In Victoria I also don’t have the vast choice of materials grown especially for ikebana or full range of supplies on hand. In addition, I miss the connection formed with kindred spirits I chanced to meet and ikebana artists who found their way to Sogetsu Kaikan from all over the world. Women whom I grew to admire and cherish over the five months spent together.

Then during the time outside of class, the city and all its myriad offerings—high and low, sacred and profane—beckoned. I’d be a poor specimen of a sentient being not to miss it all. As a result, I will return to Tokyo-related themes on this blog as I get settled in my new home. Some of the stories of my Tokyo days remain untold. Though part of me questions whether it’s not too much of a bygone after all these months, another part wants to keep that out of this world experience alive. 

*Photos of Japan from space used with permission. NASA & Shutterstock.

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Busy Days

Since acquiring my new home I have been busy. Creating blog posts has not been priority one. Instead, I revved up into high gear the moment the keys were mine. Continue reading

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Almost Home

Today is much like one of those evening flight, waiting-around-with-nothing-to-do at the airport days. Except that no one is going to bring me drinks once I’m on board.

In 9 hours I get the keys to my new home! Continue reading

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Merry Christmas from Victoria

I was surprised during a visit to a local mall to view a Christmas tree display to find a compass rose pointing to Tokyo more than 7500 kilometers distant. Sometimes it feels as if it were that many days. Continue reading

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Lunch at Lature

With Chef Murota and Anne at Lature

Over the years Anne has been a splendid dinner companion with whom I’ve enjoyed numerous restaurants in the Vancouver area. There’s never been a dud among the numerous options she’s suggested. Continue reading

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Small Successes in My Ikebana Studies in Tokyo 5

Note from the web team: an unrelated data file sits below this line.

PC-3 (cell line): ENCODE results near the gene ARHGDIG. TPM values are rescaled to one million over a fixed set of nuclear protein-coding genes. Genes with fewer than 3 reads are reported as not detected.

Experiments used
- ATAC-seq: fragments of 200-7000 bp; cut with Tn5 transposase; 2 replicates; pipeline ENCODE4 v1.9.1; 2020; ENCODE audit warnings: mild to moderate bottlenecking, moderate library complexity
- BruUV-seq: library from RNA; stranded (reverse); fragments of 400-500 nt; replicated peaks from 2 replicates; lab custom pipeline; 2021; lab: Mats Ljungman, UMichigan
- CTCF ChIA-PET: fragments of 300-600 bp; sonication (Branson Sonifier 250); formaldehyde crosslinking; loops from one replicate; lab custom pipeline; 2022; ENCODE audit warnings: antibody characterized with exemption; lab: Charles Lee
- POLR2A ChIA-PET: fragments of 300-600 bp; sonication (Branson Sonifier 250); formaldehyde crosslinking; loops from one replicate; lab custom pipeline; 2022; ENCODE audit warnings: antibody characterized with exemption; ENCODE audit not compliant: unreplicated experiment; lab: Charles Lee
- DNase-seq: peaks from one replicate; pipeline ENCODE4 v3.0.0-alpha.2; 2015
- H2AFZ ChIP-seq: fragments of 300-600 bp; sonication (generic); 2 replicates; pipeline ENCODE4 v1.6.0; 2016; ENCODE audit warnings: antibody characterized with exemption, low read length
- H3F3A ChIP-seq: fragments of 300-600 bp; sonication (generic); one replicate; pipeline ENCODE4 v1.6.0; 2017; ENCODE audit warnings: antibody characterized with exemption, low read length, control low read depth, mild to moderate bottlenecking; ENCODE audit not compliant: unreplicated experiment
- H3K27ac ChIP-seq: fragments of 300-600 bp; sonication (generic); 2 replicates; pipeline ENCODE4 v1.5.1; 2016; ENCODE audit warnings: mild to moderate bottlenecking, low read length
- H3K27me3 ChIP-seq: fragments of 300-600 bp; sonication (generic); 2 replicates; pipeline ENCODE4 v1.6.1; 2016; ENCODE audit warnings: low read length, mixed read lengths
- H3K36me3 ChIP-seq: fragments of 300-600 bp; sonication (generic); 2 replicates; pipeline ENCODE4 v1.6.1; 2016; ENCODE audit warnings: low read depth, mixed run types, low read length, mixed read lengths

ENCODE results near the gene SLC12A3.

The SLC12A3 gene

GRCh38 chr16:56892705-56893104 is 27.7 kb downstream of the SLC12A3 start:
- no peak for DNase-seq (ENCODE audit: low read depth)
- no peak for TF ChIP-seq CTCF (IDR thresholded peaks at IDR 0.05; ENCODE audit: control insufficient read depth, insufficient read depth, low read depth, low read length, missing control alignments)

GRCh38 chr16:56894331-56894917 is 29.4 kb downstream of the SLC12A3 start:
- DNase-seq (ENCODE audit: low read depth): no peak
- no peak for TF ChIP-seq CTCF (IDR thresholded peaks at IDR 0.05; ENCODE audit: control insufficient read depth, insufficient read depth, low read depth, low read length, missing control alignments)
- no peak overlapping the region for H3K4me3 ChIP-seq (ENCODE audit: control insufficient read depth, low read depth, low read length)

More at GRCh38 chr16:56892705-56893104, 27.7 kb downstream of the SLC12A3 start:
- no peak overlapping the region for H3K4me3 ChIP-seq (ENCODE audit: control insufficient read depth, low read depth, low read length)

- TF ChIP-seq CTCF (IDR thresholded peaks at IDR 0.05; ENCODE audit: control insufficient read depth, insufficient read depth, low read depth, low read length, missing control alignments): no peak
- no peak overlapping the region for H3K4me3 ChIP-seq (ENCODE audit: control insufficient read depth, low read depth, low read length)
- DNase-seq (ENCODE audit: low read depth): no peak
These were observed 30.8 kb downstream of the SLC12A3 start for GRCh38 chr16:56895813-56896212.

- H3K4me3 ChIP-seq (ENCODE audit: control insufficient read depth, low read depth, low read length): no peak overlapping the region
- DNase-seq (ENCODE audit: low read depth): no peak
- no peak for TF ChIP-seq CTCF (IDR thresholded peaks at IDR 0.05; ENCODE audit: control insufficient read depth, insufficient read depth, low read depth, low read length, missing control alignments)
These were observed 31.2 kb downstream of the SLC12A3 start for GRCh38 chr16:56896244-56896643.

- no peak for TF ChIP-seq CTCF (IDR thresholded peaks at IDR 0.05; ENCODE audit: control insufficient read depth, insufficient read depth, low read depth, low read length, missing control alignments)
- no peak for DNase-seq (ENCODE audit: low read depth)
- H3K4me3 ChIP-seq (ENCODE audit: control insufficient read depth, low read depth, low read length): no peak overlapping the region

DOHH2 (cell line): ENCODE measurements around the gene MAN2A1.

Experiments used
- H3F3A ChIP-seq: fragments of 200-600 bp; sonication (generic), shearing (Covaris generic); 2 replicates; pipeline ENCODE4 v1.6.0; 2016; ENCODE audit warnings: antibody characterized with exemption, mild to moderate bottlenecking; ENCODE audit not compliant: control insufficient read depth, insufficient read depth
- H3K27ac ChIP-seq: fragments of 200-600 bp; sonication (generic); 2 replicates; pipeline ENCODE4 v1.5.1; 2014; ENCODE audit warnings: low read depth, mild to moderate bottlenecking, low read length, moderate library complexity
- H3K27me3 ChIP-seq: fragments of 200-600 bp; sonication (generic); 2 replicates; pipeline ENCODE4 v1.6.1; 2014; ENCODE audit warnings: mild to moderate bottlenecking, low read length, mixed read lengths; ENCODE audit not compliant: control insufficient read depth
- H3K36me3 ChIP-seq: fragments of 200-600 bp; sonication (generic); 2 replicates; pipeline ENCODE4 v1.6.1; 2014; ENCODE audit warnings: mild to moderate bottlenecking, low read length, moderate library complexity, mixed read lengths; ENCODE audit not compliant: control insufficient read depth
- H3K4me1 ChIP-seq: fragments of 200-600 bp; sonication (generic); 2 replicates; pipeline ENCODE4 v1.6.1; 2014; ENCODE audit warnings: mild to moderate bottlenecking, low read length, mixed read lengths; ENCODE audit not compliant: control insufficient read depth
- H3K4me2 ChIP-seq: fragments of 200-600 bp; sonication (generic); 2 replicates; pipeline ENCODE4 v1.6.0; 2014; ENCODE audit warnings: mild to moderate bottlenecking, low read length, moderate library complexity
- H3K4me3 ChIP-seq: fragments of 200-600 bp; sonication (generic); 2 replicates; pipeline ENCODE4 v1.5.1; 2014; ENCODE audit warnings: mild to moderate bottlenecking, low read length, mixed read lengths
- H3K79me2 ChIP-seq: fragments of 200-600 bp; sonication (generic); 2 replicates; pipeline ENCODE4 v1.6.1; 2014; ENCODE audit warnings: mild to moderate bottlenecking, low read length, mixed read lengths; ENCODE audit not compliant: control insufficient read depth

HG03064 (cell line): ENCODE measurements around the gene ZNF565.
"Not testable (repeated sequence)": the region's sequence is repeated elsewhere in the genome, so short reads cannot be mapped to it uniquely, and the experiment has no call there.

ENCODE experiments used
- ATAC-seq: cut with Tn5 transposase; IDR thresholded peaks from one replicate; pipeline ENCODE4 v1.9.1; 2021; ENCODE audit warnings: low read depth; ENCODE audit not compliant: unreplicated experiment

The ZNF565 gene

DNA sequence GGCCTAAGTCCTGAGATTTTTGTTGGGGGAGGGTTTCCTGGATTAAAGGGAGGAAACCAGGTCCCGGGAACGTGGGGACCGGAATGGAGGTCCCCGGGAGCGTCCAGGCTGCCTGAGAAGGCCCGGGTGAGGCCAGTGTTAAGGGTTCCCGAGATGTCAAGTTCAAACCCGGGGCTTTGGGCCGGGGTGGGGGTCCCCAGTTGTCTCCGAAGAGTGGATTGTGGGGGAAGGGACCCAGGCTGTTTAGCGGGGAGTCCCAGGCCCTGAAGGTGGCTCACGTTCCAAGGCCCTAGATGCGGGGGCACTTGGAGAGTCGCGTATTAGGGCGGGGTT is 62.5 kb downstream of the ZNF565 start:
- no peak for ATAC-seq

4—[18] In a Suiban without Kenzan

  • Alder (Alnus) branches and long-stemmed green roses (Rosa) in a green suiban (flat dish).

Continue reading

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Small Successes in My Ikebana Studies in Tokyo 4

4—[15] Keeping in Mind the view from Above

  • Japanese witch hazel (Hamamalis japonica) branches and cosmos (Cosmos), also known as the cherry blossoms of autumn in Japan, in a two-toned blue container with five openings.

In an arrangement for a low table or the floor, the objective is to create beautiful line and a composition which is attractive from any viewpoint. Continue reading

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Small Successes in my Ikebana Studies in Tokyo 3

4—[14] Keeping in Mind the View from Below

  • Asparagus fern and mauve Phalaenopsis orchids in a three-throated, cream-coloured, tubular vase.

Some arrangements are placed above eye level and the composition must reflect that point of view. Continue reading

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Small Successes in My Ikebana Studies in Tokyo 2

4—[12] Focusing on the Uses of Water

  • Fruiting Mikan (Citrus unshiu, or satsuma mandarin) and Pincushion Protea (Leucospermum) in a brown pottery suiban (flat dish). Not fixed with a kenzan (spiky frog).

In this arrangement attention is given to the water as the primary element. Continue reading